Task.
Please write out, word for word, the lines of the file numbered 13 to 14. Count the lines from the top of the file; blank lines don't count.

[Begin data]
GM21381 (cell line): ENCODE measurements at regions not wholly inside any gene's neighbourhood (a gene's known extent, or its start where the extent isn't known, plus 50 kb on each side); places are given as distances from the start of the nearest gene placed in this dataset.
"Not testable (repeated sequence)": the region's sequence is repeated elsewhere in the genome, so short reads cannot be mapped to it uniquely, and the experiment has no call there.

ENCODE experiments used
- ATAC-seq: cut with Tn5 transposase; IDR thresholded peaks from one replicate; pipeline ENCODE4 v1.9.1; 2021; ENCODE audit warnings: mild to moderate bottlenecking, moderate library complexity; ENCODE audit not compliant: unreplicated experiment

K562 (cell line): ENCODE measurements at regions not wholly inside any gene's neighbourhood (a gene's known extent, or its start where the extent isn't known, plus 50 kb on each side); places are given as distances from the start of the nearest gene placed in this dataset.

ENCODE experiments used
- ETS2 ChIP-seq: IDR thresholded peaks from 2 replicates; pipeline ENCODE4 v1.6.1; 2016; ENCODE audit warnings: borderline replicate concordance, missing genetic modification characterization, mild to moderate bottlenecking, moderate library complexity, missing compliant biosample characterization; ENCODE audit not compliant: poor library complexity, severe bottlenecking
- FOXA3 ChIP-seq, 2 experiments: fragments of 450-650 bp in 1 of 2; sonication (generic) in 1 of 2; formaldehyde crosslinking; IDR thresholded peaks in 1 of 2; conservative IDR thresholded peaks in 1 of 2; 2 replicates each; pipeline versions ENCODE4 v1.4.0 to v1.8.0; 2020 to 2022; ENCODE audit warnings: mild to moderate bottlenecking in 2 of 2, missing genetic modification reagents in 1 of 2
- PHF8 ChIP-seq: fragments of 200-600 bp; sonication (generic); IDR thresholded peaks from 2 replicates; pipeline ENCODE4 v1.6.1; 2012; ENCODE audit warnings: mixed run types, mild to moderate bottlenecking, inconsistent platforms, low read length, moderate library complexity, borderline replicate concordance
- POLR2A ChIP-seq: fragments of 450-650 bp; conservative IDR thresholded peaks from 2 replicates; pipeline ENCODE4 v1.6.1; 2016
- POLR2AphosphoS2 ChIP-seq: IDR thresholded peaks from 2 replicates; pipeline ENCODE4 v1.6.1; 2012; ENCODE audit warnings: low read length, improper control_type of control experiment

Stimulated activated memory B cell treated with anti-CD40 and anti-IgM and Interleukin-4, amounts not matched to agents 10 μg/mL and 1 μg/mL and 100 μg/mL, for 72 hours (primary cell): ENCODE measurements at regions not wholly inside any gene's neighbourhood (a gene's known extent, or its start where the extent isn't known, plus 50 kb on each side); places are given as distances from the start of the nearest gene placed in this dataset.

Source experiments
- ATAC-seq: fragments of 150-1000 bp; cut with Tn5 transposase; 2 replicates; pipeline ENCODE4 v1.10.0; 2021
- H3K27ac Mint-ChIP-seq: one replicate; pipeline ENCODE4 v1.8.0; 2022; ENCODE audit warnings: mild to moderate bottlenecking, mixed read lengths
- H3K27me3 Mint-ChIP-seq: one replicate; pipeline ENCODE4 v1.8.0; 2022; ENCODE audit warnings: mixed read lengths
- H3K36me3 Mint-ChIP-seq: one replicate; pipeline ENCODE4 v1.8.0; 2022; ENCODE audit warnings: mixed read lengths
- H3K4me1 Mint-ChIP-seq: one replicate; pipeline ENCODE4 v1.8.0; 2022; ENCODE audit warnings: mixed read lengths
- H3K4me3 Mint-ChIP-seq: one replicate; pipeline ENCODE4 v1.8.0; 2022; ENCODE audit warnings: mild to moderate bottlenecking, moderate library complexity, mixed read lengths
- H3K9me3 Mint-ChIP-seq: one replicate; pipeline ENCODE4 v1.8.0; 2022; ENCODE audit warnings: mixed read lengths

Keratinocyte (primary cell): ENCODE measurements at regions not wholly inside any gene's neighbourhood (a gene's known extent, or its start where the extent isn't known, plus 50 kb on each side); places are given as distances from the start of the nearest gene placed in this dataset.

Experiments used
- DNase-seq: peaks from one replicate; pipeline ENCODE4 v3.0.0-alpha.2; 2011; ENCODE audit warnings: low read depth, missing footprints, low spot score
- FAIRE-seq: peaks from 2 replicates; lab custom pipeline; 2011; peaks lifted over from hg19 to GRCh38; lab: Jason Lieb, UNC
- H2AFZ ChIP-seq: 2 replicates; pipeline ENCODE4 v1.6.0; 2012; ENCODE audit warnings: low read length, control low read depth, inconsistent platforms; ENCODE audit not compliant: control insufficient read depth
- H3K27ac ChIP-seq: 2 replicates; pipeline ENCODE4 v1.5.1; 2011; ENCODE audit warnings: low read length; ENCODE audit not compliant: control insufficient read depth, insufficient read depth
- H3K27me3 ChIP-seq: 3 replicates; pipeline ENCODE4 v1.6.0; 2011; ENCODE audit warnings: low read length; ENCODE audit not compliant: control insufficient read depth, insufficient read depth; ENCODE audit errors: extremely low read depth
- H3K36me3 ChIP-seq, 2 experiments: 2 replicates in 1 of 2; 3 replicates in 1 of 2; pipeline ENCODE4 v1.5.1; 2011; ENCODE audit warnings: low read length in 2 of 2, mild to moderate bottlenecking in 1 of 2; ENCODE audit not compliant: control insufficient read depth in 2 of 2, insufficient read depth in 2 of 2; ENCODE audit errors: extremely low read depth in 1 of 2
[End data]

Source experiments
- ATAC-seq: fragments of 150-1000 bp; cut with Tn5 transposase; 2 replicates; pipeline ENCODE4 v1.10.0; 2021